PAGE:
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Finding Opportunities for Pre-Compliance Species Conservation in North Carolina

dc.contributor.advisor Pimm, Stuart L.
dc.contributor.advisor Profeta, Timothy H
dc.contributor.author Whelan, Andrew
dc.date.accessioned 2013-04-25T21:33:31Z
dc.date.available 2013-04-25T21:33:31Z
dc.date.issued 2013-04-25
dc.identifier.uri https://hdl.handle.net/10161/6825
dc.description.abstract Pre-compliance conservation involves landowners working cooperatively with conservation managers to conserve imperiled yet unprotected species. This strategy has the potential to conserve many species by bypassing a long and contentions listing process under the federal Endangered Species Act. The Environmental Defense Fund (EDF) wants to pursue pre-compliance measures in North Carolina. Unfortunately, species require different mitigation strategies on the basis of the stressors they face and their unique suites of life history traits. EDF is unclear which strategies could potentially conserve the greatest number of species. This masters project identifies pre-compliance programs with the potential to protect multiple species. I targeted wetland or aquatic species that are imperiled yet unprotected, and focused on four North Carolina regions that had large numbers of target populations. I conducted a spatial threat analysis to identify the main stressor within each region, and identified potential mitigation techniques for each of these stressors. I then analyzed policy tools that might be used to implement these mitigation techniques. Finally, I conducted a literature review on the life history characteristics of the target species to ensure that the chosen mitigation techniques and policy tools aligned with the dominant species traits in each region. In western North Carolina, landowners should retrofit dams to naturalize stream flow conditions. In southern North Carolina, landowners should establish riparian buffers to limit runoff, reduce stream temperatures, and restore woody debris to aquatic ecosystems. In eastern North Carolina, landowners should establish riparian buffers and improve their management practices and technology. Threats in central North Carolina are more varied, and a combination of mitigation strategies may be needed. Several tools are available to implement these strategies, including Farm Bill conservation programs and federal guidelines to incorporate ecosystem services. This project hopes to provide a tool to aid EDF in its ability to optimize preemptive species conservation.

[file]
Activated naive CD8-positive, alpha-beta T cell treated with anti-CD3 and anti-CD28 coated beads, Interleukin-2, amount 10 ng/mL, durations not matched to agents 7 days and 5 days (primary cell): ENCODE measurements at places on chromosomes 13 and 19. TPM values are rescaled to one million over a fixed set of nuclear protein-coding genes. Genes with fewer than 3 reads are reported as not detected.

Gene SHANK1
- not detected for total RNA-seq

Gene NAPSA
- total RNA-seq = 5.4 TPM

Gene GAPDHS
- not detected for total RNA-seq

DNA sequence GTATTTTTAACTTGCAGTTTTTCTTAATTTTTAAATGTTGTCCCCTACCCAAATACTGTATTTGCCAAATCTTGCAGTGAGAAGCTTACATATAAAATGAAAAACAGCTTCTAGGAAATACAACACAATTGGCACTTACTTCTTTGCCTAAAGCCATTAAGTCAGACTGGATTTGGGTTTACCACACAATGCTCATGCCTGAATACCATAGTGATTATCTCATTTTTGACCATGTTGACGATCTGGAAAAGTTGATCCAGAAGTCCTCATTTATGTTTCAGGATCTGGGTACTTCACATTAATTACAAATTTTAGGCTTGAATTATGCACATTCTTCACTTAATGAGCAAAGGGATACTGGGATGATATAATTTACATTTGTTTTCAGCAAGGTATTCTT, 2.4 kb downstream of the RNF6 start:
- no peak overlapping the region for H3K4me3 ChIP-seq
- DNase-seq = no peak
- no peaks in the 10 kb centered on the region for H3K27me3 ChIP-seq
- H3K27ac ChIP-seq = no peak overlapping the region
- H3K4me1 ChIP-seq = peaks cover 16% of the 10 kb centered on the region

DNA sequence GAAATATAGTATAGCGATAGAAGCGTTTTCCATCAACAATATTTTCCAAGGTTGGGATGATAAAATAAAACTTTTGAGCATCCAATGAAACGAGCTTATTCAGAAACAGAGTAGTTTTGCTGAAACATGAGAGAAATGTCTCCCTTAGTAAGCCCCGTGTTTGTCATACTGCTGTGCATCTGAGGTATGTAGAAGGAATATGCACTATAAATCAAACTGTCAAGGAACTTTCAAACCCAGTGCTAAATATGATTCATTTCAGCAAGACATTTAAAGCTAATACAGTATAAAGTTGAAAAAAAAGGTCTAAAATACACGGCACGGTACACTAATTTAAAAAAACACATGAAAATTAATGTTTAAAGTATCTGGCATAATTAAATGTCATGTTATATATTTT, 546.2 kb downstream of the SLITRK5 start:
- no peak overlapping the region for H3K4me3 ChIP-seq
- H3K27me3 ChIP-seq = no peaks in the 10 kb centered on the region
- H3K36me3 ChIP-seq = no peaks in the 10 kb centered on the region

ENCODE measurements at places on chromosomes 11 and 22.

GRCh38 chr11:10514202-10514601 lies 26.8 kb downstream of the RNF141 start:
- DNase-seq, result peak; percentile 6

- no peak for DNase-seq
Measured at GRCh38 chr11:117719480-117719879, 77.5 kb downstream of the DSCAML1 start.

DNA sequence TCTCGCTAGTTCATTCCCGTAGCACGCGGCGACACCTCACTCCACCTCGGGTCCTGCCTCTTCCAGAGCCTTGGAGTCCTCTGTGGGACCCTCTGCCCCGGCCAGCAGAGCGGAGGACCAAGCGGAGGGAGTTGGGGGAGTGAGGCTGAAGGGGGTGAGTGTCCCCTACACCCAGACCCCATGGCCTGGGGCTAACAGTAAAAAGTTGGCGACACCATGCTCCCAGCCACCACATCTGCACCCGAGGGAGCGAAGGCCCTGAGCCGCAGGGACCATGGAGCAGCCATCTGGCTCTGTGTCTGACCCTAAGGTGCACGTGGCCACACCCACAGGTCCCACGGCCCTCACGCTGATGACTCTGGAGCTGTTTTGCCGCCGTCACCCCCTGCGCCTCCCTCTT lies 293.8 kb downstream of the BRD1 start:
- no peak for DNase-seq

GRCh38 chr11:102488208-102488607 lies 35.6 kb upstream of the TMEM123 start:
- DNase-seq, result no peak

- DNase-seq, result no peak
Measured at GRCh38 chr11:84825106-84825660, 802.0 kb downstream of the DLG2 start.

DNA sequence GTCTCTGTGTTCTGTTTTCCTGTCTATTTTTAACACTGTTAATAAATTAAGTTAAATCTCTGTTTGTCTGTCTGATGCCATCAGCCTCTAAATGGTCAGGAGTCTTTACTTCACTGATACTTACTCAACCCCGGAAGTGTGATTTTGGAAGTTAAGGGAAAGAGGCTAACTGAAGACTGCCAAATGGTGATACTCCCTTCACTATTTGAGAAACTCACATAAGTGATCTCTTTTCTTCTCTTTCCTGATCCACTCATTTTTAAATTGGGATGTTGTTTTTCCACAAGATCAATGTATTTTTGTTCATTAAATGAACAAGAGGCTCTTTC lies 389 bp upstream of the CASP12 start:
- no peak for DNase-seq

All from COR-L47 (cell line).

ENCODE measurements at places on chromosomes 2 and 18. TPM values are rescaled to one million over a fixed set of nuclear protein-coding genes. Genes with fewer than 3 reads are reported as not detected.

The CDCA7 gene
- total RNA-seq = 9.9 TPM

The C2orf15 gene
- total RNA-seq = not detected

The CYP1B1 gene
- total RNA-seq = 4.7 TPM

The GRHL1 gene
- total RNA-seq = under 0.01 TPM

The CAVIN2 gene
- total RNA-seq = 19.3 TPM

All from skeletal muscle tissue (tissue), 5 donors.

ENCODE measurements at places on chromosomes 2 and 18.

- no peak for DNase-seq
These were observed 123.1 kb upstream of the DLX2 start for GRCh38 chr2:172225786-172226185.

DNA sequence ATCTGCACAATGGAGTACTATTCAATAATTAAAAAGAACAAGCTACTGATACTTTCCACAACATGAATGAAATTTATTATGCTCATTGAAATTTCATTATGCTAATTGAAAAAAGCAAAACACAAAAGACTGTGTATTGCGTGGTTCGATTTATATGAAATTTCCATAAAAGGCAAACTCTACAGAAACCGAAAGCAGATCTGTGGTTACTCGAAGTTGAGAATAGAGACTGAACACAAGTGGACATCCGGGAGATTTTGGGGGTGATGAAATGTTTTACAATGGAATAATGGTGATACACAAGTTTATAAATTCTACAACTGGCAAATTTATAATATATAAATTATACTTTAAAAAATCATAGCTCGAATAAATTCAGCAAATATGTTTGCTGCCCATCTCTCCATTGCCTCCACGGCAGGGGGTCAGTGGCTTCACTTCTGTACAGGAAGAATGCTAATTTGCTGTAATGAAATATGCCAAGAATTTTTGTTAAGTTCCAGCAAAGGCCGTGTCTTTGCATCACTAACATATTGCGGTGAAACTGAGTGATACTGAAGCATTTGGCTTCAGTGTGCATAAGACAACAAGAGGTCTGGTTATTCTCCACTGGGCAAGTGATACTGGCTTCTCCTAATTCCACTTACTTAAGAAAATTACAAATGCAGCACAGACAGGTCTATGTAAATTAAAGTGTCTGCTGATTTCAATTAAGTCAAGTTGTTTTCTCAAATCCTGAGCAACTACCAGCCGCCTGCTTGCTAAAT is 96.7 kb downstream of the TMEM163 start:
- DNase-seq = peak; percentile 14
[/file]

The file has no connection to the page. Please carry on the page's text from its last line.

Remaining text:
dc.language.iso en_US
dc.subject pre-compliance
dc.subject prelisting
dc.subject preemptive
dc.subject mitigation
dc.subject conservation
dc.subject policy
dc.title Finding Opportunities for Pre-Compliance Species Conservation in North Carolina
dc.type Master's project
dc.department Nicholas School of the Environment and Earth Sciences


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